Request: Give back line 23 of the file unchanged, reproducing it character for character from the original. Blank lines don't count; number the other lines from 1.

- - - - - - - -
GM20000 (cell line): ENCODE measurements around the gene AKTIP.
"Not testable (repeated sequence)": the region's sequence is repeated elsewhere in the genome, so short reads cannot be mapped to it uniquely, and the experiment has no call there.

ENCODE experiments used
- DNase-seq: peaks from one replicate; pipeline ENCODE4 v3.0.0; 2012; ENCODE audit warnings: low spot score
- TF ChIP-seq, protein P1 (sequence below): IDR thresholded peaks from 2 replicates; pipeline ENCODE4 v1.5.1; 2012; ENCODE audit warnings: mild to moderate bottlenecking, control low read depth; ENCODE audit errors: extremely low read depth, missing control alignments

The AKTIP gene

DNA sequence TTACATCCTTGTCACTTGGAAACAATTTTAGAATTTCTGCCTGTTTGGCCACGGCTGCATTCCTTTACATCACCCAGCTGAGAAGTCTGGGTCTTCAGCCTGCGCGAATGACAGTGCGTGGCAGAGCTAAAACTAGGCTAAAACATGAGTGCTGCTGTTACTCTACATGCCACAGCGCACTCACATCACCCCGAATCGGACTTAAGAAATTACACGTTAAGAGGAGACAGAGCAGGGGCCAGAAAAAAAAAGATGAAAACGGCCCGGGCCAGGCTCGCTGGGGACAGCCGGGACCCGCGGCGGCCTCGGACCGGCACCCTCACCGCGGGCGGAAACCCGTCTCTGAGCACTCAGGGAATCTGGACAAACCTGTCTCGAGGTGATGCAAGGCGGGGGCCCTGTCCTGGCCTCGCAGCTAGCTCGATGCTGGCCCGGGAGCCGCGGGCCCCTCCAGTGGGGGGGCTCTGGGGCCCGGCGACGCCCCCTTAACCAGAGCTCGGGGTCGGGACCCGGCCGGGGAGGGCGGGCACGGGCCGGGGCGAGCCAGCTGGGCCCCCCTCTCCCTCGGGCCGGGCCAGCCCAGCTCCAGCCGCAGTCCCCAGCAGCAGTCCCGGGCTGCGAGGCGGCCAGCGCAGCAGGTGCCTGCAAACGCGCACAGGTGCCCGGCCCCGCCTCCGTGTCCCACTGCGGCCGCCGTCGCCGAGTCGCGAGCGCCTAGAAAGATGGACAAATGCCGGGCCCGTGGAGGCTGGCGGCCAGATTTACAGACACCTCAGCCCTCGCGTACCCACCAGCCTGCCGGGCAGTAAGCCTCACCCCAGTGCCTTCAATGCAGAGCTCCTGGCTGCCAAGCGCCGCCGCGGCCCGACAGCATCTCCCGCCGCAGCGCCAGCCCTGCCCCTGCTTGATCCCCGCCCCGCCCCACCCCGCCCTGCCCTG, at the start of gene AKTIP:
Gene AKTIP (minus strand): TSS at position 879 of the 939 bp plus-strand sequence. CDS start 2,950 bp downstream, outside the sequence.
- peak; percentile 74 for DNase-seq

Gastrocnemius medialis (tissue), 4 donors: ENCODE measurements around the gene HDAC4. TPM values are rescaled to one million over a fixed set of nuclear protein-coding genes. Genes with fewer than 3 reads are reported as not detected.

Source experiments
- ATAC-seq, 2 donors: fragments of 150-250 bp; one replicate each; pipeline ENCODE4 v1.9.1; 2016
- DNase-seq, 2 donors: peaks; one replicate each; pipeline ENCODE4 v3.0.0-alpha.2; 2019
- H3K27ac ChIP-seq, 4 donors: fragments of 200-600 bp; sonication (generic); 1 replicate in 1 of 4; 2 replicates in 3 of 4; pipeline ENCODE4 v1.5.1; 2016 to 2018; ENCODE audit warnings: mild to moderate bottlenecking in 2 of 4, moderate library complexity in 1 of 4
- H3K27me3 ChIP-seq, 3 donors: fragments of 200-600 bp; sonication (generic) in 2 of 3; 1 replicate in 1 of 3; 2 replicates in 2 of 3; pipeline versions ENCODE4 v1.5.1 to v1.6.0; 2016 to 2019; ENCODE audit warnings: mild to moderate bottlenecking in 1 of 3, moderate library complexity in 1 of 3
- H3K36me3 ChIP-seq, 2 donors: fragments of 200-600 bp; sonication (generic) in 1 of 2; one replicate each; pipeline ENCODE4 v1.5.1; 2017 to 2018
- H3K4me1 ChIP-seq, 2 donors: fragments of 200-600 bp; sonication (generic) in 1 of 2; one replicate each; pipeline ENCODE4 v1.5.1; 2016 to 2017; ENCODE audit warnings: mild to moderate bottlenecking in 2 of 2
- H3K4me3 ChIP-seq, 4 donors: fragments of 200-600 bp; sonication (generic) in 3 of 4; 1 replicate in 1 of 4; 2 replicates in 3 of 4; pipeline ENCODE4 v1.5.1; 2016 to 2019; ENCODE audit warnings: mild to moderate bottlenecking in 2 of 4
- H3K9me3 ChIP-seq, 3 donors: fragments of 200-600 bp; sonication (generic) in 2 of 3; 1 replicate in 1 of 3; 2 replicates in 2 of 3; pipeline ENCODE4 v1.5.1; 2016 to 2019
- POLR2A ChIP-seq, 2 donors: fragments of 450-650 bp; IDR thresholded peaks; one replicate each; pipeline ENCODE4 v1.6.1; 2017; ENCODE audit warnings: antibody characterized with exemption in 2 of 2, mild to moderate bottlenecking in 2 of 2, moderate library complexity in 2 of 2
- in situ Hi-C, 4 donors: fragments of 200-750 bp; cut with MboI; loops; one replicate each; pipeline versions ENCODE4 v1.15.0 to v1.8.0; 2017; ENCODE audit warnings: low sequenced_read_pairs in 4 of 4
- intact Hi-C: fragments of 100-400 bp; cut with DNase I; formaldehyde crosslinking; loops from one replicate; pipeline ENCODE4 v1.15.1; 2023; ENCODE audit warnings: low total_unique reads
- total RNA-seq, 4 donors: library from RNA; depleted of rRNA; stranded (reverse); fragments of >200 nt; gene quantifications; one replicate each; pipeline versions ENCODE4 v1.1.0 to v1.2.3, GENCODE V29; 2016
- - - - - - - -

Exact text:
- total RNA-seq, 4 donors: library from RNA; depleted of rRNA; stranded (reverse); fragments of >200 nt; gene quantifications; one replicate each; pipeline versions ENCODE4 v1.1.0 to v1.2.3, GENCODE V29; 2016